In a fit of trying to rid the house of unnecessary items (only to bring in more unnecessary items at a later date when I forget why I threw a fit to get rid of the other stuff in the first place) I don't do as much catalog shopping as I used to. In fact, other than Lands End - who might NEVER remove me from their mailing list for reasons only they can understand - a scant three companies bother to send catalogs to my house on a regular basis: Bas Bleu, The Metropolitan Museum of Art Store, and Uncommon Goods.  I love them all!

Here are a few of the things in Uncommon Goods that I won't buy but am very happy to know exist in the world for others to buy (or make):

1. The F-bomb Paperweight

The possibility of dropping this rather than its namesake in front of my neighbor's kids gives me further reason to break out my welding kit.


2. Personalized Couple Pillow


I could draw a certain cartoonish likeness of folks, but my more crafty friends could definitely make these delightfully personalized gifts. (Christmas idea.)

3. Renewal Tree Globes


Yes, the names make them a little new-agey, but I have a thing for glass, light, colors, globes, and trees.  Put them all together and call me enchanted! They remind me of my bloggy friend's lovely tree pendants.

Friday, August 12, 2011

BC: Before Computers

An out-of-commission laptop led to dueling Heinleins, instead.
(The cover of my book has a man in a kilt in case you were wondering.) 

Original Dueling Laptops here.

Monday, August 8, 2011

The Working-Man's Mr. Darcy


I finished reading Elizabeth Gaskell’s 1854-55 serialized novel, North and South, last week and spent one glorious weekend with the BBC interpretations of her Cranford and North & South.

I lifted the title of this post directly from the character biography on IMDb, but only because it was so perfectly in line with what I had been thinking: Although Ms. Gaskell was writing forty years after Ms. Austen, one cannot help but compare her romantic hero, Mr. John Thornton, with the latter's paragon of Regency romance. Having more of an intriguing perpetual scowl than sigh-invoking love-look, John Thornton is a serious manly man who never had time to cultivate the formalities of romantic attachments yet still had the serious (mis)fortune to fall hard in love with a young woman who always spoke her mind.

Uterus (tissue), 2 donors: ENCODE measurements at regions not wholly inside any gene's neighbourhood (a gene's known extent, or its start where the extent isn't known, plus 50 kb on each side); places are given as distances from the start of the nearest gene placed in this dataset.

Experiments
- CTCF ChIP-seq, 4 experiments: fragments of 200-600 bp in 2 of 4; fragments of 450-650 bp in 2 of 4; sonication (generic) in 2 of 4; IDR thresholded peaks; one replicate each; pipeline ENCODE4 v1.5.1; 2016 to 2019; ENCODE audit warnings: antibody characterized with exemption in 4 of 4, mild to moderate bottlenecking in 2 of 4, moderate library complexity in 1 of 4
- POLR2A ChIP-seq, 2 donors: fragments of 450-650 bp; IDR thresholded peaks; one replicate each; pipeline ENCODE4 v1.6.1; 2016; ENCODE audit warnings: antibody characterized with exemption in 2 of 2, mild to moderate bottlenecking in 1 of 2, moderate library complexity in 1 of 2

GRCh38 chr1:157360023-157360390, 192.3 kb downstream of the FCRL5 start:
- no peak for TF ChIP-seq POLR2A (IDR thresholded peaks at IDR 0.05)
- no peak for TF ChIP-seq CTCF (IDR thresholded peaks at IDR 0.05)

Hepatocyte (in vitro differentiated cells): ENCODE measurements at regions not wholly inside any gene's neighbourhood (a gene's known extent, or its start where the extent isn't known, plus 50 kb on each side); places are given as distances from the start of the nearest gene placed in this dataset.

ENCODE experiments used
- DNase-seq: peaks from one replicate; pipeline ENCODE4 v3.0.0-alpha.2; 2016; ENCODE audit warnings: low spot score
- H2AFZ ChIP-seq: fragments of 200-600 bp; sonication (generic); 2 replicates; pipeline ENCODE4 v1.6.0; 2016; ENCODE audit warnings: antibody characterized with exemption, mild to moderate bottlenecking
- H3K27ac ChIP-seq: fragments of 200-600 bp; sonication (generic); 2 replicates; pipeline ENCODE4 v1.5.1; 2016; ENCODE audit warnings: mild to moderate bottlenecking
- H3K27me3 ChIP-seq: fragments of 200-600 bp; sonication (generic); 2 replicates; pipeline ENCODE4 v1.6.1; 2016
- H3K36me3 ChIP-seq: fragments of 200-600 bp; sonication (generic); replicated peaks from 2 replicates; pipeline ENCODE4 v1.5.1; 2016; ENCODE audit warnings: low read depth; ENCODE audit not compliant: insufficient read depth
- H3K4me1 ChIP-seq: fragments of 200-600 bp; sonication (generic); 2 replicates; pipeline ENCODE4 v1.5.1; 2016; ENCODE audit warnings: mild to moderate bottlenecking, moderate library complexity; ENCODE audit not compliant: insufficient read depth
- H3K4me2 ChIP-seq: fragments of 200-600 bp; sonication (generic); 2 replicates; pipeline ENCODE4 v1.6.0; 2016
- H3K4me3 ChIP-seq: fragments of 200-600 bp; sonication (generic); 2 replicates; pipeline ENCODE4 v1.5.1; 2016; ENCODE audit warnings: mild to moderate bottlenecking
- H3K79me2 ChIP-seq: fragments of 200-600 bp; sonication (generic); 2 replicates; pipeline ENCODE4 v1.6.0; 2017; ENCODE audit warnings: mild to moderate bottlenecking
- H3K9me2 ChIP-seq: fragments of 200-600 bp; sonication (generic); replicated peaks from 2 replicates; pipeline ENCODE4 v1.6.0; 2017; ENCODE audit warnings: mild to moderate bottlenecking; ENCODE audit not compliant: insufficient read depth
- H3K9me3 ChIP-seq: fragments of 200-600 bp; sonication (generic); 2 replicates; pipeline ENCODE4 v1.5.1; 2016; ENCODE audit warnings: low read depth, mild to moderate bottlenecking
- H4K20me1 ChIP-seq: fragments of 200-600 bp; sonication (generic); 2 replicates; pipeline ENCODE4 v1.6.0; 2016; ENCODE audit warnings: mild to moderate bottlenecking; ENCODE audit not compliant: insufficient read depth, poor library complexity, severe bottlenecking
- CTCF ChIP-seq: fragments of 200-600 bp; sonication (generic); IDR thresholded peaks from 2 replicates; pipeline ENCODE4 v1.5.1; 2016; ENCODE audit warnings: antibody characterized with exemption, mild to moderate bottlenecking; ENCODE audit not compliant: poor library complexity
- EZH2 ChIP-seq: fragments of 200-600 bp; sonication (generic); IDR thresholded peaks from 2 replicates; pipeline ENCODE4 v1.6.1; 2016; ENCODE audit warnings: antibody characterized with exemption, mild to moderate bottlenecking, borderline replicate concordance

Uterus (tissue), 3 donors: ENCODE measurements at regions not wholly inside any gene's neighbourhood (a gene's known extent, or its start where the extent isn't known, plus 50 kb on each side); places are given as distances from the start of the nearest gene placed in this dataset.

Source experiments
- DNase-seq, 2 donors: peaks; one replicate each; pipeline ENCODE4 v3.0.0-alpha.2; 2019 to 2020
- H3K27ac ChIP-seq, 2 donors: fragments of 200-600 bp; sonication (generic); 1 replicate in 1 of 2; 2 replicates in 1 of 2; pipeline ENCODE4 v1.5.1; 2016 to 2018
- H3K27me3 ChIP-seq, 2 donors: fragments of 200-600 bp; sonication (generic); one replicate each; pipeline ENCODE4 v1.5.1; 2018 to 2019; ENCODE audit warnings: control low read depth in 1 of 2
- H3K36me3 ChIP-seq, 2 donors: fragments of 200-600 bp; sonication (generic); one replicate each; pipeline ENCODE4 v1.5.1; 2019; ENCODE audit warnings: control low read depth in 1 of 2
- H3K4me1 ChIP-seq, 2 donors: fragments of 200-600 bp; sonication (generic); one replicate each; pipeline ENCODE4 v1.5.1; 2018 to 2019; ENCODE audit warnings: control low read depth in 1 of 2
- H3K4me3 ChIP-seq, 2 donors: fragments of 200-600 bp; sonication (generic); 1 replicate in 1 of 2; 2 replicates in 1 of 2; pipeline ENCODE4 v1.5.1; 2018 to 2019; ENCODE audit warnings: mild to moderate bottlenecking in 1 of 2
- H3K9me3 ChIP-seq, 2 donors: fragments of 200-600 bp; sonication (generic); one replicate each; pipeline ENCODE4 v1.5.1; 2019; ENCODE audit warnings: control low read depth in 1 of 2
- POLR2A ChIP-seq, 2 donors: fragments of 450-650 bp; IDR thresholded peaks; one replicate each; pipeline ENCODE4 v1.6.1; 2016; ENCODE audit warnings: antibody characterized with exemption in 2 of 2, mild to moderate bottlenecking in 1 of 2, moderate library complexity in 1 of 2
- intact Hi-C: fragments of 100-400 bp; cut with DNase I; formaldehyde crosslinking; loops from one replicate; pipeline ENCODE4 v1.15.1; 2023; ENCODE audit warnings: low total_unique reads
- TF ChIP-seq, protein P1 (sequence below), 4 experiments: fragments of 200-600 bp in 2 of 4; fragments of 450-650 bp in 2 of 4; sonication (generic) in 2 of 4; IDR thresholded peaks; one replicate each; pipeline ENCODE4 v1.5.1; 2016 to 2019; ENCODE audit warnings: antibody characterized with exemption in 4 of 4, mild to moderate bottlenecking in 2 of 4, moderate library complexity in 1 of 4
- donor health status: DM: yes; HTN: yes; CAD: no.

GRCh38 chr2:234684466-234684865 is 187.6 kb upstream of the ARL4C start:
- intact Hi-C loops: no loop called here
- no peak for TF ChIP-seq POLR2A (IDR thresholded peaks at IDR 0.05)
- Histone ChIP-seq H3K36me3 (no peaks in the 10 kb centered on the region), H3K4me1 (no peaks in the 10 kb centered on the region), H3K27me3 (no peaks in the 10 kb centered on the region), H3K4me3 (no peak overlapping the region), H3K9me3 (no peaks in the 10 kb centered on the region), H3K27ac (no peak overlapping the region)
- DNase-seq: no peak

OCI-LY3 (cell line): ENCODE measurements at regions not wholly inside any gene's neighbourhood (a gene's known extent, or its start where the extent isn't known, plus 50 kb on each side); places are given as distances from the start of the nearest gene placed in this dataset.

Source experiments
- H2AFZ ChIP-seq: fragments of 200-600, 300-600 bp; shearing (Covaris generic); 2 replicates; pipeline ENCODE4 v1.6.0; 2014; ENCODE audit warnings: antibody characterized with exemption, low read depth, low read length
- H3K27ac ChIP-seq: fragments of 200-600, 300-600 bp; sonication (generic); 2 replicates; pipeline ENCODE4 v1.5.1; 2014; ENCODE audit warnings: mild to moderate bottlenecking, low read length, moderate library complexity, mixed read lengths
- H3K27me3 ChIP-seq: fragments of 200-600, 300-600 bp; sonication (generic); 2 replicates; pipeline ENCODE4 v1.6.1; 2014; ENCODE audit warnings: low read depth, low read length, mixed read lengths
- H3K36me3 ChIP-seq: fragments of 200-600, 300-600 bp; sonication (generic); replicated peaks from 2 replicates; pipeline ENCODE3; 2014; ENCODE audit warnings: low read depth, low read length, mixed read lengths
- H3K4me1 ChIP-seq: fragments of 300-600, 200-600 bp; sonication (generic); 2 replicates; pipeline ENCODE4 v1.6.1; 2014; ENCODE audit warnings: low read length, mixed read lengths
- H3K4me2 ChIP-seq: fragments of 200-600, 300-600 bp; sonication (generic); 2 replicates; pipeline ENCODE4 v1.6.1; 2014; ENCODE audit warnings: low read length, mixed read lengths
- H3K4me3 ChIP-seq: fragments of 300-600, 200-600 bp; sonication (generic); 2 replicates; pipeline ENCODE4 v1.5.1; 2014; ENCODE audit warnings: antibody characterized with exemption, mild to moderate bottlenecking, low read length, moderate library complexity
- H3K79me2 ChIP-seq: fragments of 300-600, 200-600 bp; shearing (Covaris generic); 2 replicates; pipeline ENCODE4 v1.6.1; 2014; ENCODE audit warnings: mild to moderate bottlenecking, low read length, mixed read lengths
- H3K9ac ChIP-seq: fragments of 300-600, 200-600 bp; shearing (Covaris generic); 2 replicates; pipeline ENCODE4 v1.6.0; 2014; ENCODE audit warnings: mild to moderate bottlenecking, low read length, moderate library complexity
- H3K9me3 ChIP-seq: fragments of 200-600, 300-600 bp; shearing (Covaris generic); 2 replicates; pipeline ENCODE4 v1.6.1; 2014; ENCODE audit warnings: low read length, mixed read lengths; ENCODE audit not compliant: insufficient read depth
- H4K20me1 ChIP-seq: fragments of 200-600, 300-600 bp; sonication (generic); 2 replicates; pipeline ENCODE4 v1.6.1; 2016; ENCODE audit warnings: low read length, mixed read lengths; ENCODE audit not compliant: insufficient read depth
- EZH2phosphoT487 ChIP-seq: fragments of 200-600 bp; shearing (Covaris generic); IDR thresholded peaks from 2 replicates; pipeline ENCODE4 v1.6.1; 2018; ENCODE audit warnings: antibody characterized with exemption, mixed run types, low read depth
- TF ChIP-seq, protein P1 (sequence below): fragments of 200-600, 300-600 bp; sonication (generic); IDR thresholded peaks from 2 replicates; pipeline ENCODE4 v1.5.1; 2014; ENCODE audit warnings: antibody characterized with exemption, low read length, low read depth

Richard Armitage as BBC's Mr. Thornton.

Original love-god, Colin Firth as BBC's Mr. Darcy

Sadly, unlike Mr. Darcy—who had the literary orphan advantage—Mr. Thornton had some mommy issues which disturbed me immensely, and yet, not even this strong ick-factor was enough to relegate him to the bin of unworthy man-boys which so plague modern literature, not to mention modern life.

While I, perhaps more than most, do enjoy a good “I am so intense I could consume you with my eyes” willful stare, the best part of Mr. Thornton was his unapologetic drive to create a successful cotton mill business on his own terms. Using principled efforts to ensure that his mills not merely survive, but thrive during the nascent industrial revolution and workers’ strikes, Mr. Thornton, much like Donna Summer's heroine, worked hard for his money. Being questioned by a friend regarding his treatment of his workers and his strong objection to acts of parliament and all legislation affecting your mode of management,” Mr. Thornton answered:
 
You know the proverb, Mr. Hale, "Set a beggar on horseback, and he'll ride to the devil,"--well, some of these early manufacturers did ride to the devil in a magnificent style--crushing human bone and flesh under their horses' hoofs without remorse. But by-and-by came a re-action, there were more factories, more masters; more men were wanted. The power of masters and men became more evenly balanced; and now the battle is pretty fairly waged between us. We will hardly submit to the decision of an umpire, much less to the interference of a meddler with only a smattering of the knowledge of the real facts of the case, even though that meddler be called the High Court of Parliament.
This early industrialist saw the big picture, which really means that this mid-19th century novelist seemed more or less to adopt the trader principle and understand the destructive intrusion of government in such matters

Gaskell deserves her resurgence in popularity for that alone.

While there was a magical influx of cash at the last minute, Mr. Thornton was sadly resigned to accept his defeat as the product of his efforts. The last scene in the movie better captured what I thought was the book’s short shrift of the love story’s resolution, but the book better described Mr. Thornton the trader, the master, the man.

Miss Hale kisses Mr. Thornton's hand. The End.
You can read the entire book here and listen to it here.

Here is a pretty funny blog post (from which I copied many pictures) that “isn't anything but a thinly veiled excuse to post lots of pictures of pretty people and kissing,” so I like it.
Miss Bennet kisses Mr. Darcy's hand. Almost the end.

(Thanks to Diana Hsieh and Lady Baker  for the recommendation.)

Thursday, August 4, 2011

Objectivist Round Up #212

Welcome to this week’s edition of the Objectivist Round Up:  A somewhat smaller, but nonetheless strong showing of what some Objectivist bloggers have been writing about (or talking about) this week.

Jenn Casey and Kelly Elmore presents Podcast #17: Brainstorming a Parenting Problem posted at Cultivating the Virtues, saying, “In this podcast, Jenn and Kelly brainstorm a real-life parenting problem and come up with several options for handling it.”